Math 300: Basic Linux Commands (back to Math 300 notes)

One does not need to know very many commands in order to get around on a connection to a remote machine pretty easily. Here we give a simple list of some of the most commonly used commands for Linux/Unix. Note that most commands can accept options that change their behavior. For example, ls provides a listing of the contents of the current directory, while ls -l gives that listing in long format, including many more details about each file in the directory. On the other hand, ls -a lists all the files in the directory, including the "hidden" ones. We can mix options simply by chaining them together; e.g. ls -la gives a listing of all files in a long format.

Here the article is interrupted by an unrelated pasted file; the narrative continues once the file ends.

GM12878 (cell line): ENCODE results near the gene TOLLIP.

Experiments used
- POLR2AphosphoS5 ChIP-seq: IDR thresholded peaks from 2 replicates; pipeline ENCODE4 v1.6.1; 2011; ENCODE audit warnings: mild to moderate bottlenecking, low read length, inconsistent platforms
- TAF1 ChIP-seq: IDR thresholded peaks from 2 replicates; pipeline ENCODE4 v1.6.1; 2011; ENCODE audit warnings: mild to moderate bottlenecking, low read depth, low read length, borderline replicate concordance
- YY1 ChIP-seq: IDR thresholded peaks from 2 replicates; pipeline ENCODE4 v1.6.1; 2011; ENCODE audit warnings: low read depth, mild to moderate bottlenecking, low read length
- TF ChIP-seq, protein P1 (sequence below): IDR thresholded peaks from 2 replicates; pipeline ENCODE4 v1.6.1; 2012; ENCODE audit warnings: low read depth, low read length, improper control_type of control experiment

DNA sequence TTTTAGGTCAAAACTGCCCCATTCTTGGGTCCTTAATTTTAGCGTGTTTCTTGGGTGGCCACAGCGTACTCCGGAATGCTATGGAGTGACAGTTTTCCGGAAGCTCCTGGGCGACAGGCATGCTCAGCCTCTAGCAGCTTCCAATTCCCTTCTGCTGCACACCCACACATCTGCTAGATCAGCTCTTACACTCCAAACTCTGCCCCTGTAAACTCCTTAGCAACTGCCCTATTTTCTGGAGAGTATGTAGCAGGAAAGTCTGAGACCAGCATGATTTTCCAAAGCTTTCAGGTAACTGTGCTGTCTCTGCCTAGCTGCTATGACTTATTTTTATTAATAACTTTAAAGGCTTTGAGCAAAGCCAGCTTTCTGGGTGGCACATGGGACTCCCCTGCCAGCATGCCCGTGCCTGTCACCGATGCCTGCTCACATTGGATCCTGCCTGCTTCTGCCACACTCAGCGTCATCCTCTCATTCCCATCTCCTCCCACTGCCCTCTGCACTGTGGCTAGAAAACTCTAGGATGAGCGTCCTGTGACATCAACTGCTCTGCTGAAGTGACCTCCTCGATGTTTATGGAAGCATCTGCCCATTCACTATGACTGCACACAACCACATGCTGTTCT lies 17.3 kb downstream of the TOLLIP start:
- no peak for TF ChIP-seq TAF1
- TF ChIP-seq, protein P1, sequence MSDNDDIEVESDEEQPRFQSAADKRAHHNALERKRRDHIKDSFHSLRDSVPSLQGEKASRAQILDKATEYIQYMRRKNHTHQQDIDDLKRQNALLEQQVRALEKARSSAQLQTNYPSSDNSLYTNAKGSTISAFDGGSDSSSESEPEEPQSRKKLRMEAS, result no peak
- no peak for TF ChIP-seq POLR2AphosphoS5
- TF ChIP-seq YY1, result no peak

Remember that you can get a full description of the usage of any command by typing man <commandname> in a terminal.
CommandFunctionExample Formats
cdChange Directory cd
cd directory/path
chmodChange Mode - file permissions chmod u+w file_name
chmod 755 file_name
cpCopy files cp from_file to_file
exitExit the shell exit
lessList contents of a file less file_name
lsList filenames in a directory ls
ls -l
ls file_name
manManual pages man cp
man mv
mkdirMake a Directory mkdir directory_name
mvMove a file mv from_file to_file
nanoStart a primitive editor nano file_name
pwdPrint Working Directory pwd
rmRemove a file rm file_name
rmdirRemove a Directory rmdir directory_name

There are a few "wildcard" characters that can match many things. The question mark matches any single character. Thus, ls image?.jpg would list all of the files image1.jpg, image9.jpg, and imageA.jpg on a directory, but would not list image23.jpg The asterisk matches any number of characters, so that ls image*.jpg would list image1.jpg, image23.jpg and image49027.jpg.